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Discussion Starter #8
my budget is not very large...

do you know if there would be an "easy" way to mount the Proflex-type shocks to the supra? i doubt they would make a bolt-on kit for the mk2. are there any other cheaper shocks/springs you can suggest? im not necessarily looking to compete with the car just yet. the roads i will be driving on are pretty solid, not very bumpy at all. thanks for your help! i'm glad i got a response from somone experienced in rally car tuning.
 

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DirtRoadMk2 said:
my budget is not very large...

do you know if there would be an "easy" way to mount the Proflex-type shocks to the supra? i doubt they would make a bolt-on kit for the mk2. are there any other cheaper shocks/springs you can suggest? im not necessarily looking to compete with the car just yet. the roads i will be driving on are pretty solid, not very bumpy at all. thanks for your help! i'm glad i got a response from somone experienced in rally car tuning.
Proflex are generally custom made to suit - so if you have a limited budget it may not be for you. We had custom made stuff for our car (a ute of all things) as no-one had ever requested a setup for this type of vehicle before :) For a WRX like I just raced in China it is off the shelf but the price is not that much cheaper anyway.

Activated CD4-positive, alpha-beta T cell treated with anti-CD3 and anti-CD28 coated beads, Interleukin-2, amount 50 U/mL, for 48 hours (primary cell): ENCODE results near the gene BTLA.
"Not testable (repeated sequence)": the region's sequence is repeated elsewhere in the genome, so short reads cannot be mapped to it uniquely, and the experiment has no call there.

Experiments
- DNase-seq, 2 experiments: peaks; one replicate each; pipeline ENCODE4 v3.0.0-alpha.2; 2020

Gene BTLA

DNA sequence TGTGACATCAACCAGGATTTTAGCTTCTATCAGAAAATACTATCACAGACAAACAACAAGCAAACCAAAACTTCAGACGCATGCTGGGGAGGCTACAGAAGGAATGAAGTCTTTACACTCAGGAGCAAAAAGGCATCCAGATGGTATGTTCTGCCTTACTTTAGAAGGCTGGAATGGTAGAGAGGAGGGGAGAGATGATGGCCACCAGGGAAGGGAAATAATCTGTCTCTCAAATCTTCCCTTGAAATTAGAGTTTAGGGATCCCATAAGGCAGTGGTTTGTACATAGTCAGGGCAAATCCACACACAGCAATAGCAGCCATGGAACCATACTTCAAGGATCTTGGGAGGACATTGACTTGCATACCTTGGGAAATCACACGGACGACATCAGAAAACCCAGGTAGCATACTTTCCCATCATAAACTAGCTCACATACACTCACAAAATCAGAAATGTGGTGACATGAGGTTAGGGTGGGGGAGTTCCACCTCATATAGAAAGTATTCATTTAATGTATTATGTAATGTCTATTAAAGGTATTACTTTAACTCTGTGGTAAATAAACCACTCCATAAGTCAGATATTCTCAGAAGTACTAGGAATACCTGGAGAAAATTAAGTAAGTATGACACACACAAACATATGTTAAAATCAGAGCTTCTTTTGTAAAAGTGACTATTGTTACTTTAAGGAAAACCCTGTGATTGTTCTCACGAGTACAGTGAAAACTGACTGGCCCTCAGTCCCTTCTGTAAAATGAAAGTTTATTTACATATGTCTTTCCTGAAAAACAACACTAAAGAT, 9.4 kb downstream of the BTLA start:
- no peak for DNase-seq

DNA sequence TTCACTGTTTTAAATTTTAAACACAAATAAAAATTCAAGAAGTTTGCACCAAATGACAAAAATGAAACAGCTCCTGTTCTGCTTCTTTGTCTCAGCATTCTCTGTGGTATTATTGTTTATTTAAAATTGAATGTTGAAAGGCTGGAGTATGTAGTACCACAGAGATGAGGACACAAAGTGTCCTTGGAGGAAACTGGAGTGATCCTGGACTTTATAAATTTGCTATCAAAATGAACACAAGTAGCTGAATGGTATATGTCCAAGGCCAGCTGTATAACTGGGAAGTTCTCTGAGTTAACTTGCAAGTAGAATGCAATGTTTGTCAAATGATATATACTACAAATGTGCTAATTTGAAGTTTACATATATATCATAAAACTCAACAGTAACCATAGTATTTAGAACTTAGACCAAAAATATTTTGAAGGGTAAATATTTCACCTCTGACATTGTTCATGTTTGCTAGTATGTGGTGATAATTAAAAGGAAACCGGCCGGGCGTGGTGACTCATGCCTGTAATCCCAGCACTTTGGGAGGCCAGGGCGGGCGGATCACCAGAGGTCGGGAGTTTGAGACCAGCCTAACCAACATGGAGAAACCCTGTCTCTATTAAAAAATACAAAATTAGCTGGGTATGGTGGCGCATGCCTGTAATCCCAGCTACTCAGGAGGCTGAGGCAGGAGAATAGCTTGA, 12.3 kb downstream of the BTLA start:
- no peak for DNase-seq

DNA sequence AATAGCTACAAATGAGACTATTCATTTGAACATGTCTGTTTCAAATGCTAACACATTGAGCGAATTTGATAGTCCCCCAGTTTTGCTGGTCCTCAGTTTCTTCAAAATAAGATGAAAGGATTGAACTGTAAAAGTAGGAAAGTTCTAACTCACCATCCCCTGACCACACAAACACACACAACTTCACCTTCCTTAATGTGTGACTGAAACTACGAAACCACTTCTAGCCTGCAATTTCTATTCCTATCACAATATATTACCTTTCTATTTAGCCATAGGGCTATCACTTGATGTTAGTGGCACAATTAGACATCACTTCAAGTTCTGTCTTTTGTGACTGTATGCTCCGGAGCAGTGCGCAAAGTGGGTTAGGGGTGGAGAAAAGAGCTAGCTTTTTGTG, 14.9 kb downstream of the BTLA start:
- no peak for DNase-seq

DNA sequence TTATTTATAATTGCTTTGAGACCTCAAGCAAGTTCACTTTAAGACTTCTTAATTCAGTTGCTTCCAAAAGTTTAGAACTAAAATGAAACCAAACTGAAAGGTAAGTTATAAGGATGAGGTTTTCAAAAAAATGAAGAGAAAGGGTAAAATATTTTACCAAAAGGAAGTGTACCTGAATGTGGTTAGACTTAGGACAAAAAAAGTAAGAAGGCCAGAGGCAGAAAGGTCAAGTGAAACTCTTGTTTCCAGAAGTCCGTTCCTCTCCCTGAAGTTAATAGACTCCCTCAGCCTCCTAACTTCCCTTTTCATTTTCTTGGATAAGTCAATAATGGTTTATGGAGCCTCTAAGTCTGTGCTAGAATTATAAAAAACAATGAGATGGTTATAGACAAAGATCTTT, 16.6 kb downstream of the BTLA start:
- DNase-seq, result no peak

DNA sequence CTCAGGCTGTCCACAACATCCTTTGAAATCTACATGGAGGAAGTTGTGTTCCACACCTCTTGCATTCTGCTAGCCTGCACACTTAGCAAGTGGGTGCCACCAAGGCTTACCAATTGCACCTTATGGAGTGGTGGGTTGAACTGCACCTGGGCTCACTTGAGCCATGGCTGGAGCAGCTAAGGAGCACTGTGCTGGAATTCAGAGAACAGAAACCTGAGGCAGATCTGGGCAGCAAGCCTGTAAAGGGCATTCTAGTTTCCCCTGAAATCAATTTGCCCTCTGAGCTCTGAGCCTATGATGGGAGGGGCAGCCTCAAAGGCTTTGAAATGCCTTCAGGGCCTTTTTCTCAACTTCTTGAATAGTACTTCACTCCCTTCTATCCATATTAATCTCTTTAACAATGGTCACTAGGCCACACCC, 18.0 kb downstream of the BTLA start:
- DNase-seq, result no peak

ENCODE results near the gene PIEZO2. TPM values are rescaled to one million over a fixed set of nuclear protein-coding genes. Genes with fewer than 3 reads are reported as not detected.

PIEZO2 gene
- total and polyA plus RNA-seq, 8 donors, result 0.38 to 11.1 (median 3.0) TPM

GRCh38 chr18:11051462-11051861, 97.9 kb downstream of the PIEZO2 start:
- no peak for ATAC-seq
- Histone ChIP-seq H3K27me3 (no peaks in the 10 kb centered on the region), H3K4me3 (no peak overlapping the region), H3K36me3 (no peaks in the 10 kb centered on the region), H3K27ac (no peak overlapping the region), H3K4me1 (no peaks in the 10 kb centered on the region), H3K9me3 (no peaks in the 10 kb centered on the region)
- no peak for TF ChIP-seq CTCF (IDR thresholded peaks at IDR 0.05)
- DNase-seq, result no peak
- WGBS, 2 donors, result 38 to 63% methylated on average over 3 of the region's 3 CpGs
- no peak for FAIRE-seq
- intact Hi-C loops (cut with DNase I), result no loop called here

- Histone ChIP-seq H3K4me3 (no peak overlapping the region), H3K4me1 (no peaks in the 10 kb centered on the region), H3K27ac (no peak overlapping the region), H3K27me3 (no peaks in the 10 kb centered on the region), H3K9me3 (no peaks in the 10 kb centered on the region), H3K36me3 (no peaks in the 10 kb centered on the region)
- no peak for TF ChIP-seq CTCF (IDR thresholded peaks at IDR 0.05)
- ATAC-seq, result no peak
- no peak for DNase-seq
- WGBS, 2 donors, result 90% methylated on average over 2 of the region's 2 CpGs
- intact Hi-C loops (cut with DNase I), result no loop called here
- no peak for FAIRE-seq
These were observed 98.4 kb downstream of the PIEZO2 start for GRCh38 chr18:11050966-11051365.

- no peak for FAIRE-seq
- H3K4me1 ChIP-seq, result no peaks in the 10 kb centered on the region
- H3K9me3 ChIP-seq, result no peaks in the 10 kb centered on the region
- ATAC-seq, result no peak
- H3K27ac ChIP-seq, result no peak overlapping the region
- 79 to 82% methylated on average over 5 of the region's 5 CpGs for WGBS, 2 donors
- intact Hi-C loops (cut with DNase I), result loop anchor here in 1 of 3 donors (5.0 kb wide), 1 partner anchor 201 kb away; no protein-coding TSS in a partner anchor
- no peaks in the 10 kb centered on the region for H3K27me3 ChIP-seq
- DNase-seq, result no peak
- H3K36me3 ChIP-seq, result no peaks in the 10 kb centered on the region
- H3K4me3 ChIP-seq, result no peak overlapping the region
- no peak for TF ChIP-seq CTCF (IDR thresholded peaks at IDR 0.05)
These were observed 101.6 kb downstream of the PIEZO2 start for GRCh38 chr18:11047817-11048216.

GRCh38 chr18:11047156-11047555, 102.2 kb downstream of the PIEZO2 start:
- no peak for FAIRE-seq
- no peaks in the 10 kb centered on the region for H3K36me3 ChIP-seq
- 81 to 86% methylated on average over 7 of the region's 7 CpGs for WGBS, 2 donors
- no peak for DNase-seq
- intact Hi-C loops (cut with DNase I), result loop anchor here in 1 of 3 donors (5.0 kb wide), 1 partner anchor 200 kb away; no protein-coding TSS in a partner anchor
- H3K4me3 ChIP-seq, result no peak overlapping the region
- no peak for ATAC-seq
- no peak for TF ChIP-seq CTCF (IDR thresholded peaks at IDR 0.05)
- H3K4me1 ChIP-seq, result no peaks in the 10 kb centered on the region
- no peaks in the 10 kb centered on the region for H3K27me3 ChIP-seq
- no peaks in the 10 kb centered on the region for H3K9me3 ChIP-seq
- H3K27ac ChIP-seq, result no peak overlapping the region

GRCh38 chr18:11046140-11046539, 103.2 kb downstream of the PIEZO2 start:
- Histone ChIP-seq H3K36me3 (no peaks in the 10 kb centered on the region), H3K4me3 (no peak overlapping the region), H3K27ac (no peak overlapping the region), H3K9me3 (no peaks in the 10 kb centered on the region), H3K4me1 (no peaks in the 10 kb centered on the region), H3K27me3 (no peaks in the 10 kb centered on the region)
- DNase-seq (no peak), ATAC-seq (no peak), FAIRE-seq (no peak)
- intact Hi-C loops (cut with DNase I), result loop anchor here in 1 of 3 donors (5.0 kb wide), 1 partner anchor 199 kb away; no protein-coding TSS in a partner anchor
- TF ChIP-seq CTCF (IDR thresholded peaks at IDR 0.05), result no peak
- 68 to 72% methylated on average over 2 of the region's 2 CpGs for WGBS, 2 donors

For a limited budget you could always run something like Bilsteins or Konis. Konis are rebound adjustable but in my experience overheat a bit quicker than Bilsteins. They are also more easily rebuildable and can be re-valved. This *can* be done with bilstein but not as easily. I have not used Tokico before so cannot comment on those. It is also not that difficult to modify your current struts to have adjustable height - you can by the threaded tube and weld to your strut - also need to make the platforms. We generally use a smaller diametre spring when doing this so it is just larger than the tube diameter. Tops need to be modified accordingly. The rear you will need to have a few sets of springs or play with spacers for height adjustment.

If you are going to be airborne at all on hilly sections make sure you have enough travel to absorb the impact on landing as well. Nothing worse than a car which runs out of travel and on compression hits the bump stops (usually on the rear) and kicks the back up causing a nasty nose dive on landing = $$ to repair :)

Hope this helps a little more. There was one fellow in Aus who rallied a Supra a couple of years ago - his car was quite low and he had a lot of underbody damage. But on the fast flowing stuff it was quite competitive from memory.